After a long debate, France’s contract tracing app StopCovid is now available on both Android and iOS platforms. Notably, this app launch coincides with the third phase of the government’s reopening plan, where restaurants, high schools, and universities will be opened gradually.
Just like France, many countries across the world are relying on the apps to help alert people quickly when they’ve been exposed to the virus and help prevent the spread.
Digital Minister Cedric O said in an interview on France Inter radio on Monday, “From the first downloads, the app helps avoid contamination, illness and thus deaths. So there is no minimum threshold for the app’s efficiency. Of course, the more people have the app, the better, but there is no threshold to make it efficient. It speeds the tracing process.”
Use Bluetooth signal!
Similar to other contact tracing apps, this one also uses Bluetooth signal from smartphones to develop a list of other users you’ve interacted with for around 15 minutes. Also, you will be alerted when you have been close to a user who tests positive for COVID-19.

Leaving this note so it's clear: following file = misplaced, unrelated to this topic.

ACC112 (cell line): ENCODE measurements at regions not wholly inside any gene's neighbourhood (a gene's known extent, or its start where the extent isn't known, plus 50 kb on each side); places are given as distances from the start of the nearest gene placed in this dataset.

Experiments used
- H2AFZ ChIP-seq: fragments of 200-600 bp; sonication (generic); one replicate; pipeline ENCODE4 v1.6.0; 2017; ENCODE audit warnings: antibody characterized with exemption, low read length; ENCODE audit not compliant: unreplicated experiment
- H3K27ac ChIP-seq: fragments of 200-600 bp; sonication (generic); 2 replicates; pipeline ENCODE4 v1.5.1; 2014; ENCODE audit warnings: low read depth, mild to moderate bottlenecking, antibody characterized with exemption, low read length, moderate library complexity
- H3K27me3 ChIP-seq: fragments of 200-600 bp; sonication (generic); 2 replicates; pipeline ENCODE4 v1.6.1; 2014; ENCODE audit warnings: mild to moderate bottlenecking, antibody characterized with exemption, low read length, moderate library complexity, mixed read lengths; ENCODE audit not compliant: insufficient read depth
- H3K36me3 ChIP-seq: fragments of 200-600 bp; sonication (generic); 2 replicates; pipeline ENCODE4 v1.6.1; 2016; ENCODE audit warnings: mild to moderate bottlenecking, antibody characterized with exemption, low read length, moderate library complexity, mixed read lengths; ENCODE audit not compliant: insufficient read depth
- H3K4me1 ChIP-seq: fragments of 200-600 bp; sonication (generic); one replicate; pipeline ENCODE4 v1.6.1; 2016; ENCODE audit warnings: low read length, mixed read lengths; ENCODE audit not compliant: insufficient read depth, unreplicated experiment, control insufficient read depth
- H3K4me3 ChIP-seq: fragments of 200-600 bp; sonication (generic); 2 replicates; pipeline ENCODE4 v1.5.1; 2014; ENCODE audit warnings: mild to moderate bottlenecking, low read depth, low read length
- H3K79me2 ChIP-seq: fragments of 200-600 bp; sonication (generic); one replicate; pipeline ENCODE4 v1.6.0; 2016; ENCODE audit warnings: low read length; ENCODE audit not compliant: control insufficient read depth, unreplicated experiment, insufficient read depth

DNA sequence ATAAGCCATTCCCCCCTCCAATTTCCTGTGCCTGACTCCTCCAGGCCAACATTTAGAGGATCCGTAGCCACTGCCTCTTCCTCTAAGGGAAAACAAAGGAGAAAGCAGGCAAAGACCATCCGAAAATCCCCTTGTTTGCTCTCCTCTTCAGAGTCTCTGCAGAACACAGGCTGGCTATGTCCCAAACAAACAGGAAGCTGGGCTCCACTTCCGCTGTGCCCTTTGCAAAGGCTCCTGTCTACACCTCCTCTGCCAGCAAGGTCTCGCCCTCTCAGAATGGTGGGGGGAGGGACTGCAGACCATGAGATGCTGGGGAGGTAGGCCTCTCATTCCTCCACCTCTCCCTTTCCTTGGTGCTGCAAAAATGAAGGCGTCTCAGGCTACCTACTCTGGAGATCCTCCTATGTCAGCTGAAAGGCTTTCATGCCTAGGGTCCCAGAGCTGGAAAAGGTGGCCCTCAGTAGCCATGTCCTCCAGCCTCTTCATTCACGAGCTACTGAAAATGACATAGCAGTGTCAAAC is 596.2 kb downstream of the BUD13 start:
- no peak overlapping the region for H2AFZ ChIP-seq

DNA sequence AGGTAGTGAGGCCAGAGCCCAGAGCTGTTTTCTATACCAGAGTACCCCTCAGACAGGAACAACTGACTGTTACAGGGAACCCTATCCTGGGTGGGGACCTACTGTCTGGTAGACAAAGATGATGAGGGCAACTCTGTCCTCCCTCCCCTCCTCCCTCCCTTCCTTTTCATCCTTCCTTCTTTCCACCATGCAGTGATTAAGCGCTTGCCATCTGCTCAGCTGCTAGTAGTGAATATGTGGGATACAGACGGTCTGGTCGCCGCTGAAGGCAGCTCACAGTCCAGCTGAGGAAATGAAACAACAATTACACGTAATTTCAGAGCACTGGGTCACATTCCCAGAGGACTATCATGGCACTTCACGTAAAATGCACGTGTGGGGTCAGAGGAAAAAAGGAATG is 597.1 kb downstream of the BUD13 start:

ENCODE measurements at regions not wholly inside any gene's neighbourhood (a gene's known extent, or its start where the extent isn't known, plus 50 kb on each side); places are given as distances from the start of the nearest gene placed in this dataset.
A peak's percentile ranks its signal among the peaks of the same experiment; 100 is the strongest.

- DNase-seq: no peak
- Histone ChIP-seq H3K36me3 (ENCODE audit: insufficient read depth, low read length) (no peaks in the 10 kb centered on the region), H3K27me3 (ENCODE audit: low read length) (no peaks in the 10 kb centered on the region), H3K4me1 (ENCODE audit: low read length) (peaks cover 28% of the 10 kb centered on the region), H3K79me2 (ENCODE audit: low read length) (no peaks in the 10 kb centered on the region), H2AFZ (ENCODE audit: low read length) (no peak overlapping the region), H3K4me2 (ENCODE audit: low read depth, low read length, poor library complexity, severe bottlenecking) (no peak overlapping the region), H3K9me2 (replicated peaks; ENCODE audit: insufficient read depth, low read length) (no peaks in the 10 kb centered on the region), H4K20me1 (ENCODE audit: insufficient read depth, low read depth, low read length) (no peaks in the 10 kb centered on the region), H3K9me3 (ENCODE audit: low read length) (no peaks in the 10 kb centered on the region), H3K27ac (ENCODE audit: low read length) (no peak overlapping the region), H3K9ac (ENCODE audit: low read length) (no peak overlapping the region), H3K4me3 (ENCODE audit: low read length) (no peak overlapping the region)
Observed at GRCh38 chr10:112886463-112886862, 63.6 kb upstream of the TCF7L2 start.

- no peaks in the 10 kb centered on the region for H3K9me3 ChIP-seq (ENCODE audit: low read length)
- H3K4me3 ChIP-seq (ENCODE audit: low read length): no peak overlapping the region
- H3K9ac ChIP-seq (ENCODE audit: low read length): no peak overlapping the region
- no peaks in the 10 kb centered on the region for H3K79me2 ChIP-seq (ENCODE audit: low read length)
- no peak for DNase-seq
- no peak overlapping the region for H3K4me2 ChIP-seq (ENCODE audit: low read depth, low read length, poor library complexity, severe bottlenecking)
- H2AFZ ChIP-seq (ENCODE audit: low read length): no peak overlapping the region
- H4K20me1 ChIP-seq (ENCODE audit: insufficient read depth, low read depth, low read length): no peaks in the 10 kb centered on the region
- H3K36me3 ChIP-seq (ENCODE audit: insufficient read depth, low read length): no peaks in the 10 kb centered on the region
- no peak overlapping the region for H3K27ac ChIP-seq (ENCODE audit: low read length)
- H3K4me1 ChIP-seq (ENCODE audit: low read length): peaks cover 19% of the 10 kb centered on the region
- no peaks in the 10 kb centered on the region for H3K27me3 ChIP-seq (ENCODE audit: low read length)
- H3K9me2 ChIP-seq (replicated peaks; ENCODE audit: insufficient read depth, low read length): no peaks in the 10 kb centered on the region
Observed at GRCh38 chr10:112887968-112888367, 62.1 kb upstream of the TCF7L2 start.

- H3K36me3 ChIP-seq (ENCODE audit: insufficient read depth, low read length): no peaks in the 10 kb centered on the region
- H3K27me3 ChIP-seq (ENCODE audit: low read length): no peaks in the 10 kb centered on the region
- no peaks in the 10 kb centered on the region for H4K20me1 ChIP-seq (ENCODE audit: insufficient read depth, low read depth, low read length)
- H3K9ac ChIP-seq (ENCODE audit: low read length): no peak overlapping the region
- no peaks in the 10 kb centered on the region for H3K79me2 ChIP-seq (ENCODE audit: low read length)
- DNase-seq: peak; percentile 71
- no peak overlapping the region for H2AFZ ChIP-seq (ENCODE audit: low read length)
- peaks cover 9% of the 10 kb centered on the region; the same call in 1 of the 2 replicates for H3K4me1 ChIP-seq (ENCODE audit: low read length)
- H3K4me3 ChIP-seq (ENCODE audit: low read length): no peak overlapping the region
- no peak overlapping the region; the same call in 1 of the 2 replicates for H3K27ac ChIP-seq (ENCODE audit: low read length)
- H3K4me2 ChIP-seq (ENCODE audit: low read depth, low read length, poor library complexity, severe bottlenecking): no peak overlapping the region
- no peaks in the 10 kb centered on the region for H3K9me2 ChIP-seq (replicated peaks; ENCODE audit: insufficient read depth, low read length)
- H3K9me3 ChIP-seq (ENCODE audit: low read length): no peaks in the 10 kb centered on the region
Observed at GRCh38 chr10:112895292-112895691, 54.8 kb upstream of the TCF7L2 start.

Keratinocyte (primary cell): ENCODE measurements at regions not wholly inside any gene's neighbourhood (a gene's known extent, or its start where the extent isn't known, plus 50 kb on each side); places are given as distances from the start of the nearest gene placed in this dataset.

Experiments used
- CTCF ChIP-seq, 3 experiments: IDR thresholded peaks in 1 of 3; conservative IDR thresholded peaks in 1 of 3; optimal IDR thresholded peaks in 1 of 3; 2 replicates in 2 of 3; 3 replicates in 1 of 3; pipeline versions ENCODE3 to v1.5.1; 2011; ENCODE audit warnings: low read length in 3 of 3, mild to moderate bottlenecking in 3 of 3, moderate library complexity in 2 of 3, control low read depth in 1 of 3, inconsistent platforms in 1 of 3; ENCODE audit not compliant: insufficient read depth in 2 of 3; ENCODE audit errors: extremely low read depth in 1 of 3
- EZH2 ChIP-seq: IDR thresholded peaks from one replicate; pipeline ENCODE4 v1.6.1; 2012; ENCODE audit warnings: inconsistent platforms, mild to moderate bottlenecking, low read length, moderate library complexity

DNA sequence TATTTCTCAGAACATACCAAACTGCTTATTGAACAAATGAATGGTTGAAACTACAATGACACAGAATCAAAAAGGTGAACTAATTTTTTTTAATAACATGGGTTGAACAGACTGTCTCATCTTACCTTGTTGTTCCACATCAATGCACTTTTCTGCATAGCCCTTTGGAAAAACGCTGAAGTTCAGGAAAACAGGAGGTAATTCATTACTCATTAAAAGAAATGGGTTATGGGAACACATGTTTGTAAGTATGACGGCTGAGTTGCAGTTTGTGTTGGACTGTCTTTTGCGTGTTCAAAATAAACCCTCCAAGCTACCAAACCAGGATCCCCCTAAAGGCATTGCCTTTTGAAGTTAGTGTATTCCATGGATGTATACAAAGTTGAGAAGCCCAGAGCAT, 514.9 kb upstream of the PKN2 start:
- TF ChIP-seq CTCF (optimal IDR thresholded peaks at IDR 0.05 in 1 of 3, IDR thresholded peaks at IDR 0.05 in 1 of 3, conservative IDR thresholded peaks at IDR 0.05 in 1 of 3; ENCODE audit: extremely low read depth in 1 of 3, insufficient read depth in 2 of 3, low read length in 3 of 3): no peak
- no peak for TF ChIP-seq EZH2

In case, if you take a test for COVID-19 that turns out to be positive, the laboratory will give you a code to scan or enter manually to send an anonymous alert to users who have been close to you.
Rejected external backing from Google and Apple!
It’s worth mentioning that Britain and France rejected the external help from tech giants like Google and Apple, unlike Germany’s which are based on the platform jointly developed by Apple and Alphabet Inc.’s Google.
While many criticised the app citing privacy issues, the French government said that it does not utilise location tracking and deletes user data after 14 days. After a long intense debate about how user data will be used and protected, the app was approved by lawmakers and the privacy watchdog. The application has been developed by the StopCovid team under the supervision of the Ministry for Solidarity and Health and the Ministry of State for Digital Affairs.
At the time of writing this article, around 151,000 cases were confirmed with 28,940 deaths and 68,812 recoveries.
Main image credits: Zigres/Shutterstock
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